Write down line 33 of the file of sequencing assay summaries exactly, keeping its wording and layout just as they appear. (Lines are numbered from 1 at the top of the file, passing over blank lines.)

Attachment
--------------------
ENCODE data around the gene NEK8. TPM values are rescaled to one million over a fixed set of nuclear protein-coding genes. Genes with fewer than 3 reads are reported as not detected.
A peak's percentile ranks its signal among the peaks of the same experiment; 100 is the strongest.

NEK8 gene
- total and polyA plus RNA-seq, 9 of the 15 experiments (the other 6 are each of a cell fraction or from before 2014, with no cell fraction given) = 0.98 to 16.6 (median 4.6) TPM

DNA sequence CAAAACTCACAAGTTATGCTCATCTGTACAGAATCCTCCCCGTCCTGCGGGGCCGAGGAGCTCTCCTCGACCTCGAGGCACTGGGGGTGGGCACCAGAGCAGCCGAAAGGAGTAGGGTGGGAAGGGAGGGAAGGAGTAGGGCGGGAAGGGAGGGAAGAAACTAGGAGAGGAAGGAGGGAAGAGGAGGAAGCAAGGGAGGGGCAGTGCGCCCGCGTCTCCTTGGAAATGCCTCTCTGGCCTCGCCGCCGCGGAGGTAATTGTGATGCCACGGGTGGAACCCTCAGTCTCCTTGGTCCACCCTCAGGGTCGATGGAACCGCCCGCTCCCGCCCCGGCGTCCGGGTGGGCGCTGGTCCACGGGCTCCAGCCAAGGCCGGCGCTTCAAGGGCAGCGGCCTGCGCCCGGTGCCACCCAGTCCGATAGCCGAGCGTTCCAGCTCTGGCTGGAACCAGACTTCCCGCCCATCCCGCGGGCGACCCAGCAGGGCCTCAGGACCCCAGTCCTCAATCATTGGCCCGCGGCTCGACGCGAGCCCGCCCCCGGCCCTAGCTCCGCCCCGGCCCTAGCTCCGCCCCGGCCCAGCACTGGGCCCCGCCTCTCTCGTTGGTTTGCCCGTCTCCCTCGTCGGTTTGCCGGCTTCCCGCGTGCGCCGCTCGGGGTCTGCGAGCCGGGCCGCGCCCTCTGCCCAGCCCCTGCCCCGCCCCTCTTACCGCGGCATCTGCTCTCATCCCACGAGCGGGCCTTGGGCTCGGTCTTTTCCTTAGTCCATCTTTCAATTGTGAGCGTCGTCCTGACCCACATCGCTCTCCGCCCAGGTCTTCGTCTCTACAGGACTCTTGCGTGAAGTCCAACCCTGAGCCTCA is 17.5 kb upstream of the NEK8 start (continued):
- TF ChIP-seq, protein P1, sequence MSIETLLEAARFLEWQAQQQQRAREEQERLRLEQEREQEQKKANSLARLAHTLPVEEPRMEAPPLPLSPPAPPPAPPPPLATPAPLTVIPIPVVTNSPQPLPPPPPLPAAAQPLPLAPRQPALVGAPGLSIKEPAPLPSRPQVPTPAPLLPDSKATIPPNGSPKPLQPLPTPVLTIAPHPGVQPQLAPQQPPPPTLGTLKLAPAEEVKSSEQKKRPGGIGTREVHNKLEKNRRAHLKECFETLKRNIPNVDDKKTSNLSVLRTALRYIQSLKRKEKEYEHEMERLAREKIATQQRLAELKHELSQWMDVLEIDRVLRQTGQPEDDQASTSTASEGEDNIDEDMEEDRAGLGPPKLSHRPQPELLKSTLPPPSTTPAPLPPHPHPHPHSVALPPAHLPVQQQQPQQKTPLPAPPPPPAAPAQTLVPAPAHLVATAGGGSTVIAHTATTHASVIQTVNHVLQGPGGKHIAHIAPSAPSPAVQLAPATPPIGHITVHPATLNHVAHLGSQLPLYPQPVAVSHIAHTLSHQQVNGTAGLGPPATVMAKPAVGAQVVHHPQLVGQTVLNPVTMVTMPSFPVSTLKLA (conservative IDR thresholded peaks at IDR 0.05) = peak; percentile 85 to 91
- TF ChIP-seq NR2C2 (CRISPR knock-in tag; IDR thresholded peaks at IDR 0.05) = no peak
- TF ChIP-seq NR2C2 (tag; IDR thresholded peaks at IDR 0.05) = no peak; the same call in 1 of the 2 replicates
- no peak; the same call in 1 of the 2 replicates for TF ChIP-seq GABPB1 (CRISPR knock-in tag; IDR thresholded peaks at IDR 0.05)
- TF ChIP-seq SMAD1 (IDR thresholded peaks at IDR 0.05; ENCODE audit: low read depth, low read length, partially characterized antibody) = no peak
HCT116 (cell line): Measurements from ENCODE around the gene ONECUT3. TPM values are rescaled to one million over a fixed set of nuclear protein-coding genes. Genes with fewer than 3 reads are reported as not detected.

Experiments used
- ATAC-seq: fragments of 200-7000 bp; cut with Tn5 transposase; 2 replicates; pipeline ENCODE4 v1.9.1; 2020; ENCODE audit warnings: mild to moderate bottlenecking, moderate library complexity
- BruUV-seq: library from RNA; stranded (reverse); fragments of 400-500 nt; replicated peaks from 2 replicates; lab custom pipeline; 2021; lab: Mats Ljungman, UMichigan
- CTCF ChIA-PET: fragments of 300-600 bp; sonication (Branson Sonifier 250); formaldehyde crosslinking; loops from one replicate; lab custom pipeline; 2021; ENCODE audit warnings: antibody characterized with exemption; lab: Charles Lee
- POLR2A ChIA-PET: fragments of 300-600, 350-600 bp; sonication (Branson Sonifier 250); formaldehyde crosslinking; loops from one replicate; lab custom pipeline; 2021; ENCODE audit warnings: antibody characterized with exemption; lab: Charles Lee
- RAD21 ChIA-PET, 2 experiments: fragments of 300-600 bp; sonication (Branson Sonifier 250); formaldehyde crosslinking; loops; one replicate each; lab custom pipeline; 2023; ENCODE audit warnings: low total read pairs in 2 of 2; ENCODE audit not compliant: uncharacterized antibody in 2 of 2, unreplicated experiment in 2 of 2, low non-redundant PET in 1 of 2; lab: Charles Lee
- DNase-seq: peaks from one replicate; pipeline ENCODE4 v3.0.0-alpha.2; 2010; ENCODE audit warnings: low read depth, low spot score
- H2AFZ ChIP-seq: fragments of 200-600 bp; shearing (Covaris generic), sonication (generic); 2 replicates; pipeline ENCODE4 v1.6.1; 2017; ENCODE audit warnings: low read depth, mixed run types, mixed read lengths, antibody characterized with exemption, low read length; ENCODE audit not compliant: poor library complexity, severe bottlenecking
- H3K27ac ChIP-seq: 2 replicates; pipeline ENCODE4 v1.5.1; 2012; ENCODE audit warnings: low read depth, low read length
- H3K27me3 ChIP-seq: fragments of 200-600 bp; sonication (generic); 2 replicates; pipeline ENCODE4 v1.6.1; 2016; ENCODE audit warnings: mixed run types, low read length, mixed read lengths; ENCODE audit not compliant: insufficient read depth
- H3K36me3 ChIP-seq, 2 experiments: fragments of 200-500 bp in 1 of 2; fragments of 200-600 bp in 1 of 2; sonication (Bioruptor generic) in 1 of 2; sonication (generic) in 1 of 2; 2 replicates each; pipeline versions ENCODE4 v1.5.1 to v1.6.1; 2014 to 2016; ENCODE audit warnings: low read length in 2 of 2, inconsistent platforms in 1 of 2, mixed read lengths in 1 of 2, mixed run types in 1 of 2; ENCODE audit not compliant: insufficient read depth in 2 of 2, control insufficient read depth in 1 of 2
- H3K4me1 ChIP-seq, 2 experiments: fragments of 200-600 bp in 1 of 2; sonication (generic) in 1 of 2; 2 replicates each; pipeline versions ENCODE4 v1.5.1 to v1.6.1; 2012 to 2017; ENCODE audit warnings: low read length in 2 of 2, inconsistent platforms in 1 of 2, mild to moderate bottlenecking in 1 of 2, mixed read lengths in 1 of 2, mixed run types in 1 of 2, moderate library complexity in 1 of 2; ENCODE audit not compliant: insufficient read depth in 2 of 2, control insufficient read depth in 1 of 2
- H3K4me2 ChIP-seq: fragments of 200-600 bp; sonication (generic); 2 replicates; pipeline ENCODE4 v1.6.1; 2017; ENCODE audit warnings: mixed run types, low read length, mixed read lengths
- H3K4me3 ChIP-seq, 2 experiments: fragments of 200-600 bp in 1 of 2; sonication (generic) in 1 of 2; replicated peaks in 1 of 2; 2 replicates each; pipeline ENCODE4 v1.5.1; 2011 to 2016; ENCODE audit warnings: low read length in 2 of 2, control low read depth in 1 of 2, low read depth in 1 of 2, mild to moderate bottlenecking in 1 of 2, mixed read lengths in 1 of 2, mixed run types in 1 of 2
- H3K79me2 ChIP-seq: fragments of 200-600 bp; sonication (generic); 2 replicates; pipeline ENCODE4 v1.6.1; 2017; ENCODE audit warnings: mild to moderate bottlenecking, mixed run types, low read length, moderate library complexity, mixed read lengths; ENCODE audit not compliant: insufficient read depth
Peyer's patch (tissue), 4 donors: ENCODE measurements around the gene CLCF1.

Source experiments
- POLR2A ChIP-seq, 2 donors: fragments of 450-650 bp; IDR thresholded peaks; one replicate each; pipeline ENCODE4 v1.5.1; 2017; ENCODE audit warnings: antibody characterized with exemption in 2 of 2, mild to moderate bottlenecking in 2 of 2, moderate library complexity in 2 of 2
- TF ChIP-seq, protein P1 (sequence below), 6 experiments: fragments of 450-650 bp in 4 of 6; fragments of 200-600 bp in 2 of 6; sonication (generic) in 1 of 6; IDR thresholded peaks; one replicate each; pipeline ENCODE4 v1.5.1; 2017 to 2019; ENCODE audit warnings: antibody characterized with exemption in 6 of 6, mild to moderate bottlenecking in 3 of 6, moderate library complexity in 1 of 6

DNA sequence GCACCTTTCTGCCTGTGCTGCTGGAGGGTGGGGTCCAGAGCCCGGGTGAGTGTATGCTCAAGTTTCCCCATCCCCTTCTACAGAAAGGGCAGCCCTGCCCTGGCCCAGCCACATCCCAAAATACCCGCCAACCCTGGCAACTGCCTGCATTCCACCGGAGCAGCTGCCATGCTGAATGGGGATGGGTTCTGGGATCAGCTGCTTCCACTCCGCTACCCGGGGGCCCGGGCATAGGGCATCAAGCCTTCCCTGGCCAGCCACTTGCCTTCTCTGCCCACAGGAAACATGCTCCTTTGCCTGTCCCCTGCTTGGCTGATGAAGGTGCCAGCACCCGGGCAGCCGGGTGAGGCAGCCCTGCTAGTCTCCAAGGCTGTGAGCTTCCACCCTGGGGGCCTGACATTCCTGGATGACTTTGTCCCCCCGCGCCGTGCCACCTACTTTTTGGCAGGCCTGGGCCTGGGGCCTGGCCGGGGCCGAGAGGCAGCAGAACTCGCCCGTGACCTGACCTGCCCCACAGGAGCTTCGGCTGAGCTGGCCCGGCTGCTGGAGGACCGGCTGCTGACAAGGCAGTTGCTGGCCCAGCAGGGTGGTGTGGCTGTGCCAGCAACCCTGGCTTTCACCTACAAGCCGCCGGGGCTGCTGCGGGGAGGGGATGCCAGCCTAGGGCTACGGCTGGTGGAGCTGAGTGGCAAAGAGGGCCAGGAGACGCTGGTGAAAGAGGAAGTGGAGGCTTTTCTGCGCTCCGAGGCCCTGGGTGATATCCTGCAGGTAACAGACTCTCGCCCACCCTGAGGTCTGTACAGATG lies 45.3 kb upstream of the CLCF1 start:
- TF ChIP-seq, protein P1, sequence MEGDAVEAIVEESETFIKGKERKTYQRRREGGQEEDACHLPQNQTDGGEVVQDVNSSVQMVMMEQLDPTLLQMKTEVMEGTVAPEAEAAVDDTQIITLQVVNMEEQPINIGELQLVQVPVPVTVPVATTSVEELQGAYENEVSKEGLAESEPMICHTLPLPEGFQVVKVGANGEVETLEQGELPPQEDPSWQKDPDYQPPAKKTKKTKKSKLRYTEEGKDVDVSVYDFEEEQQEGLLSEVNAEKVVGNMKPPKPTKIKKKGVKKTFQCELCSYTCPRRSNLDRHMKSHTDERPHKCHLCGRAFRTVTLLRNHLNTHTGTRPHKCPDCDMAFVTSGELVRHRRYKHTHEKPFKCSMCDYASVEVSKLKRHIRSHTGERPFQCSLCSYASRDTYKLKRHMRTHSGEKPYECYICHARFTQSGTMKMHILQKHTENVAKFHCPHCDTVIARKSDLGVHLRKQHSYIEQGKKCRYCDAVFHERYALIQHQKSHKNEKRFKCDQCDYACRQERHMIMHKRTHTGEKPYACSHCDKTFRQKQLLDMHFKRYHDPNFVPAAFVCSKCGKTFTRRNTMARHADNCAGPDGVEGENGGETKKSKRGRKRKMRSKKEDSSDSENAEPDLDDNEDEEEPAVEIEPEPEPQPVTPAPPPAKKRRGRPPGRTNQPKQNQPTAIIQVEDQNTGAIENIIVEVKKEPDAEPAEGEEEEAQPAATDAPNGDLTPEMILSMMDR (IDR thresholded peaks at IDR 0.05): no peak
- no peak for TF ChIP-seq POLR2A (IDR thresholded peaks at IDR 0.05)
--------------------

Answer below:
- no peak for TF ChIP-seq POLR2A (IDR thresholded peaks at IDR 0.05)